Southern Africa: SADC Places Pohamba's DRC Mission On Ice

Ruling MPLA party presidential candidate, João Lourenço, during Lobito public rally.
26 April 2018

Windhoek — SADC has noted the substantive progress made in the volatile Democratic Republic of Congo (DRC) ahead of December 23 general elections and would thus no longer delegate former Namibian President Hifikepunye Pohamba as its special envoy to the former Belgian colony.

SADC had previously announced that Pohamba would be its special envoy to ensure the elections went smoothly. The regional bloc thanked the Namibia former head of state "for his readiness and acceptance to serve" as its DRC envoy.

Despite his constitutionally limited two terms in office having expired at the end of 2016, DRC President Joseph Kabila is still in office, although he is widely expected to leave after elections. The 46-year-old has been in power since January 2001, after his father, Laurent, was assassinated in the presidential palace by a guard.

SADC leaders, including Kabila, met in the Angolan capital Luanda as part of the SADC Double Troika Summit of Heads of State and Government on Tuesday. SADC has tasked political stakeholders in DRC to ensure that the December elections are conducted in a conducive atmosphere.

SADC assured the DRC of its continued support to the electoral process and to the enhancement of political stability, peace and security.

The summit also received reports on the implementation of SADC decisions in the Kingdom of Lesotho and commended the government of that country and all stakeholders for the notable efforts in implementing SADC decisions. The summit endorsed the roadmap for reforms and national dialogue and urged the government of kingdom country to prioritise the constitutional and security sector reforms, which should be completed by May 2019, and a progress report to be presented to the summit in August 2018.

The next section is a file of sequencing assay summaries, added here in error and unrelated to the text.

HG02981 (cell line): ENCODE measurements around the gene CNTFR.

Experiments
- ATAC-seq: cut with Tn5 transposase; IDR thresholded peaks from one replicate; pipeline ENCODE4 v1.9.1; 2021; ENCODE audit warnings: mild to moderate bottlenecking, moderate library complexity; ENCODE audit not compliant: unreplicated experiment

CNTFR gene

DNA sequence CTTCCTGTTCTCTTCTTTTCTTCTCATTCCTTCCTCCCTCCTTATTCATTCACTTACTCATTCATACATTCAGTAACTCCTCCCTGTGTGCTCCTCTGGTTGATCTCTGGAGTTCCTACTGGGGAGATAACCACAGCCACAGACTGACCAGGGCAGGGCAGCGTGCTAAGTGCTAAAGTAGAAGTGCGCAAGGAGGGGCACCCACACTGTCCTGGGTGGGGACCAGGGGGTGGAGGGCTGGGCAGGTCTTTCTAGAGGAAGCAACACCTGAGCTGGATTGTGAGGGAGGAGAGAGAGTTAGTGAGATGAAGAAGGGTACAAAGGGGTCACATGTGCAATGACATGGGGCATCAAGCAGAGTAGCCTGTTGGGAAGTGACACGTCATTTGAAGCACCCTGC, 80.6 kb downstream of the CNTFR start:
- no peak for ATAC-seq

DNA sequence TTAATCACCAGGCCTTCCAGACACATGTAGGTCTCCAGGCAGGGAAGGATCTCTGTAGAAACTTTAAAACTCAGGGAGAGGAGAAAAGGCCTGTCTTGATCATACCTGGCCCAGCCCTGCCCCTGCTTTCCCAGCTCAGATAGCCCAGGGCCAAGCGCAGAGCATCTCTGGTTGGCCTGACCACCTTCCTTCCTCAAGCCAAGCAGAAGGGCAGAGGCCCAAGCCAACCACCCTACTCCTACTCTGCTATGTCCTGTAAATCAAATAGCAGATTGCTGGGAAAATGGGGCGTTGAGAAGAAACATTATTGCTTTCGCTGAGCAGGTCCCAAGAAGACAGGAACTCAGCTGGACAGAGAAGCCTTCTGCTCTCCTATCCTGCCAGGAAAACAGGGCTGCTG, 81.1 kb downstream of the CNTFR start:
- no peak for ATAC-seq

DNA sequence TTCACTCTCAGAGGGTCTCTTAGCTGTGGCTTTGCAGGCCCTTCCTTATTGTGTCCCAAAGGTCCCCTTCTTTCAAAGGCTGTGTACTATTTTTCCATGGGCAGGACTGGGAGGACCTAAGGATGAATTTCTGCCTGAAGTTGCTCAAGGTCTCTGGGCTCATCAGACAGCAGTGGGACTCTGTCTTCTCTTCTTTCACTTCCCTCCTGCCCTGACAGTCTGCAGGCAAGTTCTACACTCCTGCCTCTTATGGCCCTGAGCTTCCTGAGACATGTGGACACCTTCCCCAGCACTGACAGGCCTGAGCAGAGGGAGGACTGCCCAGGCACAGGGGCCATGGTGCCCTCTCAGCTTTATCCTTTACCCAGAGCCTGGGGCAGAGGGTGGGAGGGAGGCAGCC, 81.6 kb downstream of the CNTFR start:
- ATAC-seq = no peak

"Summit called upon all political parties and stakeholders in the Kingdom of Lesotho to accord the needed seriousness to the national dialogue and the reforms processes and find lasting solutions to the political and security challenges facing the Kingdom," the communique reads.

The summit congratulated Cyril Ramaphosa on his election as president of South Africa and approved the appointment by the facilitator of a high-profile personality to support Ramaphosa as the facilitator to the Kingdom of Lesotho on a continuous basis. Ramaphosa became president in February after the resignation of Jacob Zuma.

SADC says it has noted the unfolding developments in Madagascar and condemned the loss of lives and destruction of property, and urged the government, political parties and the citizens of that country to remain calm, exercise restraint, and take measures to avoid the escalation of the political and security tensions. "Summit approved the urgent deployment of the SADC Former Special Envoy to Madagascar, His Excellency Joaquim Chissano, the former President of the Republic of Mozambique, to be assisted by the chairperson of the Ministerial Committee of the Organ and the Secretariat to facilitate a national dialogue aimed at the de-escalation of the political tensions and reaching consensus on the electoral process."

"Summit mandated the chairperson of the Organ on Politics, Defence and Security Cooperation to engage the African Union (AU), and the United Nations (UN), with a view to developing a common approach for assisting Madagascar."

"Summit commended João Manuel Gonçalves Lourenço, the President of the Republic of Angola and chairperson of the Organ on Politics Defence and Security Cooperation for hosting the summit and for the warm hospitality extended to all the delegates."

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